HAWLEY – Standing three to six feet themselves, about 100 people turned out for a closer look at the 277-foot wind tower topping the Berkshire East Mountain Resort development.
The mountain itself was humming with activity but it was difficult to discern a sound from the turbine until the hikers reached a level with the base of the tower, where cooling fans produced a sound like an airplane in the middle distance.
“Ski lift, mountain coaster, lodge, cooking, computers, etc.,” resort owner Jonathan Schaefer said, listing the main power needs in the summer when the main drain – the snow-making guns – aren’t active.
Formerly an attraction only when there was snow on the slopes, Berkshire East has added zip-lining, a mountain coaster and mountain bike trails to bring in summer business in recent years and began producing all its own electricity with a 900-kWh wind turbine. A 500-kWh solar field followed. Schaefer said the two complement one another, with the wind turbine producing more energy in the solar field’s winter slump. The sun was strong but wind was low Sunday for the fifth-annual Berkshire East Wind Festival, and the 91-foot blades slowed to a halt as the crowd dispersed to zip, hike, drive or take the ski lift back to the foot of the mountain.
Schaefer said the system, installed in 2010 and online in January 2011, will pay for itself soon. “It’s paid for itself for sure in avoided costs. We avoided about $600,000 in increased power rates this year, $500,000, somewhere in there, because our net consumption was low we fit a rate profile that was much lower than we would otherwise have,” Schaefer said.
Schaefer said the turbine doesn’t necessarily save the business money day-to-day, but was built as a long-term hedge against a volatile energy market. The major difference between the solar farm and the wind tower is that the solar takes up 10 acres of cleared land to the tower’s two and was twice as expensive to build, but the tower took six months to permit while the solar field took “six minutes,” Schaefer said.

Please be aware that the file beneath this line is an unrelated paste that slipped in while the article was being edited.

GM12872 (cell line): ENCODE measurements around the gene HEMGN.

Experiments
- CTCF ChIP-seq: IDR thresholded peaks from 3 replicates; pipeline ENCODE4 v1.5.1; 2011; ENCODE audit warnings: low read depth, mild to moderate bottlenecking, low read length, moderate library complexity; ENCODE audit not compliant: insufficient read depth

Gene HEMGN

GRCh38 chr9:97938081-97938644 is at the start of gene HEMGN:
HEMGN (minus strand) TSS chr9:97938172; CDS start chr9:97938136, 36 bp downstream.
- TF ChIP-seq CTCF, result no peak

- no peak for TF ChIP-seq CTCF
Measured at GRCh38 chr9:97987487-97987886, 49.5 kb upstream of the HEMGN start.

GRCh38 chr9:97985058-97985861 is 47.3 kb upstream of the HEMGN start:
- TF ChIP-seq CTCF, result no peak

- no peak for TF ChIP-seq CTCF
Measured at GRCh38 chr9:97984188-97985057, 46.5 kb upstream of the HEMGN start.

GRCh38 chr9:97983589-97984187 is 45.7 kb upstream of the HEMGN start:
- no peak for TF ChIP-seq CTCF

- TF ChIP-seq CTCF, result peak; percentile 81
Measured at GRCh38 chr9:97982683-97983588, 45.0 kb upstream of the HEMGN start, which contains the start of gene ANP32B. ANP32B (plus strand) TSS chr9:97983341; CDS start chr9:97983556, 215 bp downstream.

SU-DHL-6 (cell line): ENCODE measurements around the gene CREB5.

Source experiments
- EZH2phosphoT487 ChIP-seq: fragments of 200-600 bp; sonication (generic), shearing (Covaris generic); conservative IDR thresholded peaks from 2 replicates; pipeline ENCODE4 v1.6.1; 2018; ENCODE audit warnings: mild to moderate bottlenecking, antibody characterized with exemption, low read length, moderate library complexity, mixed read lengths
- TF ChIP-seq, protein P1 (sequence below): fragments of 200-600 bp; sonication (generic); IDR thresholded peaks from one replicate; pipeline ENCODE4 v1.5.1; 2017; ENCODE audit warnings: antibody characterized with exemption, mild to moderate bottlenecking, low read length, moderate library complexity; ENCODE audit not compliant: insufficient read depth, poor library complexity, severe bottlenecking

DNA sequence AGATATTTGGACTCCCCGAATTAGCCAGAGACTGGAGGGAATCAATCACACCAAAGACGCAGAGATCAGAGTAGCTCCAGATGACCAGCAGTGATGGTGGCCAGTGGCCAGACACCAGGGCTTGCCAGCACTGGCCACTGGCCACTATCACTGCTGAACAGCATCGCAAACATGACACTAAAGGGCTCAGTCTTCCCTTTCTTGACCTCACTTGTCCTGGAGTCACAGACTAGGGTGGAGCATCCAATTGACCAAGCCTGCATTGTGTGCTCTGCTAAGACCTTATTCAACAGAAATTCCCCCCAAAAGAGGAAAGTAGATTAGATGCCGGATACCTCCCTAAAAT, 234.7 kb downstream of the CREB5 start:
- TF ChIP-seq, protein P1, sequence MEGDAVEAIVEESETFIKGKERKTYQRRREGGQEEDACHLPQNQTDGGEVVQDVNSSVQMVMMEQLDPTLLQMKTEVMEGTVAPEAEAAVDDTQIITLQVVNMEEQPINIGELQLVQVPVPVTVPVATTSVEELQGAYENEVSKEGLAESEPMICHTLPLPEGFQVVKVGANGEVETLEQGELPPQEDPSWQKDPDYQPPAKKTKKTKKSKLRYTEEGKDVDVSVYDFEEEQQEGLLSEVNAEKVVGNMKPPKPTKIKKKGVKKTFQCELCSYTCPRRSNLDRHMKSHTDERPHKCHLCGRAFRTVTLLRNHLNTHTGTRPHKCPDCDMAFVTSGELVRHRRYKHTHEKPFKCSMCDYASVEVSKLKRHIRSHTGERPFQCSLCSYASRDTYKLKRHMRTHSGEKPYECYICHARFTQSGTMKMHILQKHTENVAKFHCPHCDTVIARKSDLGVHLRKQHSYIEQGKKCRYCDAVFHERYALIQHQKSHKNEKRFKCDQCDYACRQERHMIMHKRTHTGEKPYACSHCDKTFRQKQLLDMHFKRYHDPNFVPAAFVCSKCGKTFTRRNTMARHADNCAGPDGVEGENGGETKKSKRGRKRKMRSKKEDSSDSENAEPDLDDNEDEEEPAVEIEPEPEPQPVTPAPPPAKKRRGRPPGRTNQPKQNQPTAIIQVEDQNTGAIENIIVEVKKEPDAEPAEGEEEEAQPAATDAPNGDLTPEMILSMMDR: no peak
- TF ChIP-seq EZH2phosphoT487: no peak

Sunday’s visit to the wind tower was organized by the nonprofit Mass Energy Consumer Alliance, which buys sustainably-produced energy from Berkshire East and others to sell to members.
Mass Energy Marketing and Membership Director Erin Taylor said danger to wildlife is a common objection to wind power, but backyard cats kill more. “When properly cited, they are really good for wildlife because our current habits are really bad for wildlife,” Taylor said. Taylor said there has been no significant data to validate fears of seizures from flicker caused by fan blades in front of the sun at certain times of year. Schaefer said that in the course of a one-year study three birds were found killed by the turbine, while four were killed on the drive up.
Schaefer said he has been invited to speak to a ski area owners’ convention about Berkshire East’s experience, but many ski areas may be restricted by their location on state or federal land and government incentives are drying up.
Daniel Helman of Los Angeles, visiting a friend who heard of the event, said he is in a doctoral program for sustainability education and was interested to hear from a wind-farmer. “It’s neat to see a business owner who’s actually implemented it … what they think of it,” Helman said.
Matt Bogart of Williamsburg said he skis at the resort in the winter and had seen the turbine then, although he has seen wind farming on a much larger scale in Illinois fields. “Renewable energy’s always cool. It’s good that a small resort like this was able to do it and sustain itself,” Bogart said.
Jasper Lieber of Amherst came to see the tower with his wife, his mother, his 6-year-old and a 6-year-old neighbor. The idea was partly to have a nice weekend outing, “And my politics are way into alternative energy, have been since high school, so it’s cool to see it up close,” Lieber said.